two mason jars one with a smoothie in it and the other filled with blueberries with recaps on the top

the recap in its packaging, basically a lid with a spout with a hinged cover for the spout









Finally, how about a Tile? I first heard of these from Carrie Baugher, a colleague at The Disability Network in Flint. These are small tiles that you can attach to things you frequently lose, then use your iPhone to find them—having the tile ring to find your attached item, or using the map function of the app that goes with tile to figure out the last location and time seen of the item. This all sounded good to me at the time, but the item my husband Joe and I most often lose is our iPhones. So, I thought, “Well great if I can find my iPhone I can find my keys, but what about when I can’t find my phone?” If one or the other of us has our phone we call each other’s phone to help find it—assuming the phones aren’t on silent, then we are in real trouble. Enter second generation Tile to the rescue! With the second generation, you just find an item of yours that has a tile, and use it to ring your iPhone, even if the phone is on silent. Hooray! Problem solved. So, Santa, in hopes of increasing the odds of finding either our phones or a device with the tile attached, Joe and I would like to share a 4-pack of tiles. I’m not sure I can claim this “losing devices” thing as a part of any of my disabilities, but the resulting anxiety definitely exacerbates my real, underlying anxiety disability, so I guess this is a preventive device.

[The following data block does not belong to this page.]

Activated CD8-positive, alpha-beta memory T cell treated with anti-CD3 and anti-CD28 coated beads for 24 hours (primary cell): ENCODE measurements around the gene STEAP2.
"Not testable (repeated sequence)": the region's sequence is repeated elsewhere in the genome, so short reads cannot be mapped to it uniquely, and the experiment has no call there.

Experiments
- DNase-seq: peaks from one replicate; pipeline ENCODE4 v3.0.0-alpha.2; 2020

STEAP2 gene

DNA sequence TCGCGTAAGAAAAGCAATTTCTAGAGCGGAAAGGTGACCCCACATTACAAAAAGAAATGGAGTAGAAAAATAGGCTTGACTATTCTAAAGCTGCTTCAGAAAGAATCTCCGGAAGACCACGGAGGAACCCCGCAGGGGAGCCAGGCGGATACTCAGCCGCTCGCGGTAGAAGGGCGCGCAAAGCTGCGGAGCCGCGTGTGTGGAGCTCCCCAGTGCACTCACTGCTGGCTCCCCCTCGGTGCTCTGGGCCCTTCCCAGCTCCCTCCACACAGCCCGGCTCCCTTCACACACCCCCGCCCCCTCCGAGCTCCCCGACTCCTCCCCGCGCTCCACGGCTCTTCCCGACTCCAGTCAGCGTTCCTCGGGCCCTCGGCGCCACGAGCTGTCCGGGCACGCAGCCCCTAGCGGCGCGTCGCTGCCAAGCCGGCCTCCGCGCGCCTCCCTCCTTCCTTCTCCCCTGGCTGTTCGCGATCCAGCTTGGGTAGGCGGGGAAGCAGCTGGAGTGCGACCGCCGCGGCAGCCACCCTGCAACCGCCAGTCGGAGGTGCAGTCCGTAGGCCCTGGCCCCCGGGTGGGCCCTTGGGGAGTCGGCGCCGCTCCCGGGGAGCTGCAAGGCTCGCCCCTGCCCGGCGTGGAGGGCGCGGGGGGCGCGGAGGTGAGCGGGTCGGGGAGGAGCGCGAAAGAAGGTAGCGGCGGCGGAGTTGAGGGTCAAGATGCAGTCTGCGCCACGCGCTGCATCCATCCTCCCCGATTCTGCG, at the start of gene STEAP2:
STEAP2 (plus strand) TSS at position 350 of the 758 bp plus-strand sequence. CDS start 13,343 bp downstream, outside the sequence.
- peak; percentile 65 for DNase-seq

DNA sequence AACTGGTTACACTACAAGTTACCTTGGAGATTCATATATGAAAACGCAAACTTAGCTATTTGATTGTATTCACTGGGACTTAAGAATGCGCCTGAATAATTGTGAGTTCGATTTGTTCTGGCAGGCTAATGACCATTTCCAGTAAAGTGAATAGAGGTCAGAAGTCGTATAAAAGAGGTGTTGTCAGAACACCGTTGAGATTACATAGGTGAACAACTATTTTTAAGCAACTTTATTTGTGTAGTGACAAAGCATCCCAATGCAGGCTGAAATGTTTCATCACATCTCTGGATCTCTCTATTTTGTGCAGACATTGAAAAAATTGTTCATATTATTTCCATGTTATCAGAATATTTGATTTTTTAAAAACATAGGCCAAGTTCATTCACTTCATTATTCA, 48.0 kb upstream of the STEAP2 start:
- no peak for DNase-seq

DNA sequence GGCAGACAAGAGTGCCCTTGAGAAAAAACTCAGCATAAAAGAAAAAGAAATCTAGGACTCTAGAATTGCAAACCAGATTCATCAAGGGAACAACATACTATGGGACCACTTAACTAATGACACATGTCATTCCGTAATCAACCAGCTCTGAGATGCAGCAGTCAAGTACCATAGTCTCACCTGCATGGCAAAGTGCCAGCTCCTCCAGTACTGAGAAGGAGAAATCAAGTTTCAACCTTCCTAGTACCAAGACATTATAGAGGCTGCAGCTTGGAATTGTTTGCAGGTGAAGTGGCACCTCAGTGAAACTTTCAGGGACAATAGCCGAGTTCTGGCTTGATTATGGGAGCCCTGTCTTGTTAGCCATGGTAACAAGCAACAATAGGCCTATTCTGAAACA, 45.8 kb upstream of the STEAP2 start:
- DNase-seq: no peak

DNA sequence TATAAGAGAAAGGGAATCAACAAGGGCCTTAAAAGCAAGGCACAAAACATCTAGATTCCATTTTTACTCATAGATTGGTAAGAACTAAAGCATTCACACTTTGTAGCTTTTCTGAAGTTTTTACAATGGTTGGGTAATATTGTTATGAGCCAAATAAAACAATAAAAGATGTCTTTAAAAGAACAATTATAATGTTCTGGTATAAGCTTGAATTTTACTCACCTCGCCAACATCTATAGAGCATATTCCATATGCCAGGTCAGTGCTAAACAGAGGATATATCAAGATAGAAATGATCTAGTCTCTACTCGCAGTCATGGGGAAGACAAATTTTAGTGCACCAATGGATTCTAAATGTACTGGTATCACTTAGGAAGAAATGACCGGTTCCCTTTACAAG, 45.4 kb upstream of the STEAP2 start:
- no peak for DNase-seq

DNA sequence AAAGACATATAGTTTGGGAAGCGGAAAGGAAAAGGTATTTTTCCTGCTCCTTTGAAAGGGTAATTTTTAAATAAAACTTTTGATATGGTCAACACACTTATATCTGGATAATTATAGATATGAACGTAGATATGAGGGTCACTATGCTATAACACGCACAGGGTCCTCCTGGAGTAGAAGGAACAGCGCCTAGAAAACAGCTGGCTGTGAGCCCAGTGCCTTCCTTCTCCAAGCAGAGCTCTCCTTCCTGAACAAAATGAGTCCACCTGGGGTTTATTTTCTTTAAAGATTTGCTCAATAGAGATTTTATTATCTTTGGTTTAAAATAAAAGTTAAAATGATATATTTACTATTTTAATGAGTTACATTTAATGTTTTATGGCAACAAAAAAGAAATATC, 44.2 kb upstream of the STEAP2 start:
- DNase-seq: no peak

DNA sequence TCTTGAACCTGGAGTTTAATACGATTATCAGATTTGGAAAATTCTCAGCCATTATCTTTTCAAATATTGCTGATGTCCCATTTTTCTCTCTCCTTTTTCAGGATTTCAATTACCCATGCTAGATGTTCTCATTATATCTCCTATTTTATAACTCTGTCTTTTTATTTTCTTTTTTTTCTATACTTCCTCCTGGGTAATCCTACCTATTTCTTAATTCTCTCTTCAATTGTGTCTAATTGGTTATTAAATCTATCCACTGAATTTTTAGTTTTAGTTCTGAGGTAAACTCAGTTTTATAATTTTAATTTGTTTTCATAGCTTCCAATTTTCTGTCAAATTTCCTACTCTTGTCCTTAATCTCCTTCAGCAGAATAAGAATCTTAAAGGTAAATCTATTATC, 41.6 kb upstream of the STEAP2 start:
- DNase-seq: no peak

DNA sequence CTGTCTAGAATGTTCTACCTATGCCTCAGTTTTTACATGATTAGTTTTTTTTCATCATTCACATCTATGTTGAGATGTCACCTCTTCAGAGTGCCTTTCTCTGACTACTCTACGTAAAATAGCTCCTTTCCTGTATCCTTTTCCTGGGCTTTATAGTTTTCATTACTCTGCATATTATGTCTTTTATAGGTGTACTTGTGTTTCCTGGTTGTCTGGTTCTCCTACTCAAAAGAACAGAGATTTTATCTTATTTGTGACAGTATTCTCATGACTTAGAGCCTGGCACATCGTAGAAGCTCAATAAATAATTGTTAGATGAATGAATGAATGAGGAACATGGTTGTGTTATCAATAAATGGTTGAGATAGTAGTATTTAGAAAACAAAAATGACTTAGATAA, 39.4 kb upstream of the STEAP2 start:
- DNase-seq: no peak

the tile next to a cell phone the tile is 1.3 inches square and has a hole in the top corner to feed onto a key ring

There—a much better wishlist for Santa of AT that will help me every day. And really Santa, I know you know after the year Joe and I’ve had, what I really want, and its not technically something that can be bought, so for now, I’ll just send out positive energy and hope for good things for the New Year, and wish for these things to have a little fun.

Thanks Santa!

Wishing you and yours peace, joy, and love this holiday season and always,





By MATP Staff Member M. Catherine McAdam

This blog is supposed to be about AT, and you will find some AT info sprinkled in and you’ll be reading about baseball; it’s not a blog about baseball. It’s really a blog about attitudes, perceptions and biases.

Even before learning about adaptive technology I’ve been a big baseball fan.  ATbat app logoI’ll start by telling you that the AtBat app is very accessible for those of us who love the game of baseball! Also, Toronto actually carries sports that are often video described, an interest for the American team play offs!

So what’s this about bias? Have you heard of Jessica Mendosa? I was thrilled to hear thishead shot of Jessica woman announcer broadcasting one of the wild card games on TV: ESPN. Using my accessible twitter program, the qube accessible twitter, I found this article about Jessica Mendoza.

I first heard Suzyn Waldman, on a radio broadcast of a Yankee’s game, but hearing women announcers for baseball is indeed a rare occurrence.

Sadly, I was shocked at the bias against woman announcers while others, especially the women noted in this article, understood the ground breaking stance they took and proudly moved forward.